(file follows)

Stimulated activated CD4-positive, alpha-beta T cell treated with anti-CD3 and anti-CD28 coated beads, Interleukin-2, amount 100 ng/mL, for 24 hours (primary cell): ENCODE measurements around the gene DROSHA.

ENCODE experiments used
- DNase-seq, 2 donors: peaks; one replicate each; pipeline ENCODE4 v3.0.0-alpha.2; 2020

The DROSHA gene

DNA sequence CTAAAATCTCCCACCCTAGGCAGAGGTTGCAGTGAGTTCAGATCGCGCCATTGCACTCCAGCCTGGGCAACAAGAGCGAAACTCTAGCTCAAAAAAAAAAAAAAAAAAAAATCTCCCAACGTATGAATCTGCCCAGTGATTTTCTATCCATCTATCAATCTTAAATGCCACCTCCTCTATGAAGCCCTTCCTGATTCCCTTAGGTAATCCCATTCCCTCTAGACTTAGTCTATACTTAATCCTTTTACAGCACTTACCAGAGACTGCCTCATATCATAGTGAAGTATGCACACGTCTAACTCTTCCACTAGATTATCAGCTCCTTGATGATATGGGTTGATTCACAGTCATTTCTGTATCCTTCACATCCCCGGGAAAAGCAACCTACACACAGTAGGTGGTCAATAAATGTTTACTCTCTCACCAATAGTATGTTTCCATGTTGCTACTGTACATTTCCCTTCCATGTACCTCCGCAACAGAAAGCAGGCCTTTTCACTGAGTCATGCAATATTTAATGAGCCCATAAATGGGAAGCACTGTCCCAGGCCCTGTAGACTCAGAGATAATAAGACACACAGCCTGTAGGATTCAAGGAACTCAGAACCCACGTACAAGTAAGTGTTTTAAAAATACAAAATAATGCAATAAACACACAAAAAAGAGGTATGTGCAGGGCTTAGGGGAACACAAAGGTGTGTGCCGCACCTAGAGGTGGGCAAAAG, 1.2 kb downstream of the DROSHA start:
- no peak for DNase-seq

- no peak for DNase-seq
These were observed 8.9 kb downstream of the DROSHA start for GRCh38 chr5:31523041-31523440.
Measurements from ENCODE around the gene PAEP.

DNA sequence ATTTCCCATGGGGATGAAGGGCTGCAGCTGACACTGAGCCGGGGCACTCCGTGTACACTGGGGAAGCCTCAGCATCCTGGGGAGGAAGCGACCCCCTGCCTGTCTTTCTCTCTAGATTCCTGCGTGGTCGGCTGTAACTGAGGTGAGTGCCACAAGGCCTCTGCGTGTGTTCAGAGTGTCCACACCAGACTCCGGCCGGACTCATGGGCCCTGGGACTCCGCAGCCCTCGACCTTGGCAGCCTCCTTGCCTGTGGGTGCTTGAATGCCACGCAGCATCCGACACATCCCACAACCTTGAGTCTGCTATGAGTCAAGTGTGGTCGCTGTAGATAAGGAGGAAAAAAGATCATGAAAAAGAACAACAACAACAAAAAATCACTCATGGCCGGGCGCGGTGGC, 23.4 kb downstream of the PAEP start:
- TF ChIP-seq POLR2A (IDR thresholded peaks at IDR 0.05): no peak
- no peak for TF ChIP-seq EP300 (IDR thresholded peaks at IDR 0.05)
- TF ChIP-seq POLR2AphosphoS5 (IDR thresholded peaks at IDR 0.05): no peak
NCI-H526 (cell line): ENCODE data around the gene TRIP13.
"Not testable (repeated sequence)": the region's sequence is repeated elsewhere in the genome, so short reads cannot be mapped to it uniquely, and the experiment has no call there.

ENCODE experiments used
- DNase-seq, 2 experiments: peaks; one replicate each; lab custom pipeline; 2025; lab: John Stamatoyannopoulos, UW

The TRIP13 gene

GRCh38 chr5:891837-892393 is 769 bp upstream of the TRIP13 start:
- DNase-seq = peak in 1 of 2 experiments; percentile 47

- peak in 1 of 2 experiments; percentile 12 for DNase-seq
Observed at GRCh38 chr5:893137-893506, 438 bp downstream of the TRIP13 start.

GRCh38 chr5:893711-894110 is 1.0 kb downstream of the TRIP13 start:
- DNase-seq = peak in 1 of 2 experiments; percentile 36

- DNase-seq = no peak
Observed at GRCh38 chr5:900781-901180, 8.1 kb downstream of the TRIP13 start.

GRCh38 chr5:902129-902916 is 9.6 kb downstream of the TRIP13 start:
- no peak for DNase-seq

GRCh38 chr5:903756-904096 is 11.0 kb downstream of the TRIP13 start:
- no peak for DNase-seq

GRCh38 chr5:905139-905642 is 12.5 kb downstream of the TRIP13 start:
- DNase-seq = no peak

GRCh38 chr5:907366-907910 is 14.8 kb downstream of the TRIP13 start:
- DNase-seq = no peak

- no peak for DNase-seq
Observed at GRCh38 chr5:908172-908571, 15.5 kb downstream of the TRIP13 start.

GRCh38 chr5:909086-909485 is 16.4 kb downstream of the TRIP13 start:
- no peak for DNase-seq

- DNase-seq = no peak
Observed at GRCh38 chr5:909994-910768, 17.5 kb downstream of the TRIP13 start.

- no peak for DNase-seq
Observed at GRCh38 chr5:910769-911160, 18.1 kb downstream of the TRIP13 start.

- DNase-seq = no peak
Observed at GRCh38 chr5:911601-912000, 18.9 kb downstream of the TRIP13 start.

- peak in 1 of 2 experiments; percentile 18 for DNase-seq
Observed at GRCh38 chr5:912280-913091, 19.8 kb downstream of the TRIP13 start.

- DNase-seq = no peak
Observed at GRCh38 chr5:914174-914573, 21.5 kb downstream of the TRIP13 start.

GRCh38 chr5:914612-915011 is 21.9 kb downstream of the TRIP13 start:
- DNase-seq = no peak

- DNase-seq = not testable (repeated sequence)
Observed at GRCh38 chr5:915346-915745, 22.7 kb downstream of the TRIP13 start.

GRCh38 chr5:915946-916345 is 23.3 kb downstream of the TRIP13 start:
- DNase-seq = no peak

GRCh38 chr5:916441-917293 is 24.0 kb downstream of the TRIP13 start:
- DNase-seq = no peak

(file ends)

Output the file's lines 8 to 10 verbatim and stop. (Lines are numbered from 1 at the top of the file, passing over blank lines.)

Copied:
These were observed 8.9 kb downstream of the DROSHA start for GRCh38 chr5:31523041-31523440.
Measurements from ENCODE around the gene PAEP.

DNA sequence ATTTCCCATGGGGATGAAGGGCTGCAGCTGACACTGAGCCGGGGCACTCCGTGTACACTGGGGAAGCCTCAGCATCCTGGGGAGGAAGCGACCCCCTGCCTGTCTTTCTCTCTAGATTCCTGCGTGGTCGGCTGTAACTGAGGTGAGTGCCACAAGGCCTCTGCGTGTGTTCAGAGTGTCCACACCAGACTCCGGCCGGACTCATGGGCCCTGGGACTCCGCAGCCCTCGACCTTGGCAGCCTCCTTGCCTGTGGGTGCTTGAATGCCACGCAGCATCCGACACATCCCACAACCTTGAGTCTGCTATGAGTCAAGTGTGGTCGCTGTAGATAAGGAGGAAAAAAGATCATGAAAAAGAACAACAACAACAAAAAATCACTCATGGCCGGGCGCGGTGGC, 23.4 kb downstream of the PAEP start: